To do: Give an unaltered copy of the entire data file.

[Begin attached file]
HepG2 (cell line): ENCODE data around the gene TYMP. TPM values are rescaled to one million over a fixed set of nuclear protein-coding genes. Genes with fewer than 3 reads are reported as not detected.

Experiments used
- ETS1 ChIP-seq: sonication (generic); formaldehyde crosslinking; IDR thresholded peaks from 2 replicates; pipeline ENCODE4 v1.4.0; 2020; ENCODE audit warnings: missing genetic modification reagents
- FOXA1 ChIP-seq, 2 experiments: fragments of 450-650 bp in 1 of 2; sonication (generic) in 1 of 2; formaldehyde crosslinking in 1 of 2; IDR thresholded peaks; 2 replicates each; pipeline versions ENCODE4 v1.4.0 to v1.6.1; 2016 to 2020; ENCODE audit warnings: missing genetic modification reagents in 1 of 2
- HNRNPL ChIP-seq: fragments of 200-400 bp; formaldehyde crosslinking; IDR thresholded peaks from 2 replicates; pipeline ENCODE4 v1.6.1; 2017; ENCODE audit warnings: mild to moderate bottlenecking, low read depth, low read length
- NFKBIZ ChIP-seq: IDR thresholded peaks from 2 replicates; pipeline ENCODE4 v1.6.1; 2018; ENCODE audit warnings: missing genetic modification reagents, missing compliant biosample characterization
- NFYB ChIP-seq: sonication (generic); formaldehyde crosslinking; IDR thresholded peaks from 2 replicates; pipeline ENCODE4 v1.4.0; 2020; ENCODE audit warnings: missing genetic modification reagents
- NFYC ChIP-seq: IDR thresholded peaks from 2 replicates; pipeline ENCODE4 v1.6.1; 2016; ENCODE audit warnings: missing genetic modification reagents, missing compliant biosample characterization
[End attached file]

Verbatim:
HepG2 (cell line): ENCODE data around the gene TYMP. TPM values are rescaled to one million over a fixed set of nuclear protein-coding genes. Genes with fewer than 3 reads are reported as not detected.

Experiments used
- ETS1 ChIP-seq: sonication (generic); formaldehyde crosslinking; IDR thresholded peaks from 2 replicates; pipeline ENCODE4 v1.4.0; 2020; ENCODE audit warnings: missing genetic modification reagents
- FOXA1 ChIP-seq, 2 experiments: fragments of 450-650 bp in 1 of 2; sonication (generic) in 1 of 2; formaldehyde crosslinking in 1 of 2; IDR thresholded peaks; 2 replicates each; pipeline versions ENCODE4 v1.4.0 to v1.6.1; 2016 to 2020; ENCODE audit warnings: missing genetic modification reagents in 1 of 2
- HNRNPL ChIP-seq: fragments of 200-400 bp; formaldehyde crosslinking; IDR thresholded peaks from 2 replicates; pipeline ENCODE4 v1.6.1; 2017; ENCODE audit warnings: mild to moderate bottlenecking, low read depth, low read length
- NFKBIZ ChIP-seq: IDR thresholded peaks from 2 replicates; pipeline ENCODE4 v1.6.1; 2018; ENCODE audit warnings: missing genetic modification reagents, missing compliant biosample characterization
- NFYB ChIP-seq: sonication (generic); formaldehyde crosslinking; IDR thresholded peaks from 2 replicates; pipeline ENCODE4 v1.4.0; 2020; ENCODE audit warnings: missing genetic modification reagents
- NFYC ChIP-seq: IDR thresholded peaks from 2 replicates; pipeline ENCODE4 v1.6.1; 2016; ENCODE audit warnings: missing genetic modification reagents, missing compliant biosample characterization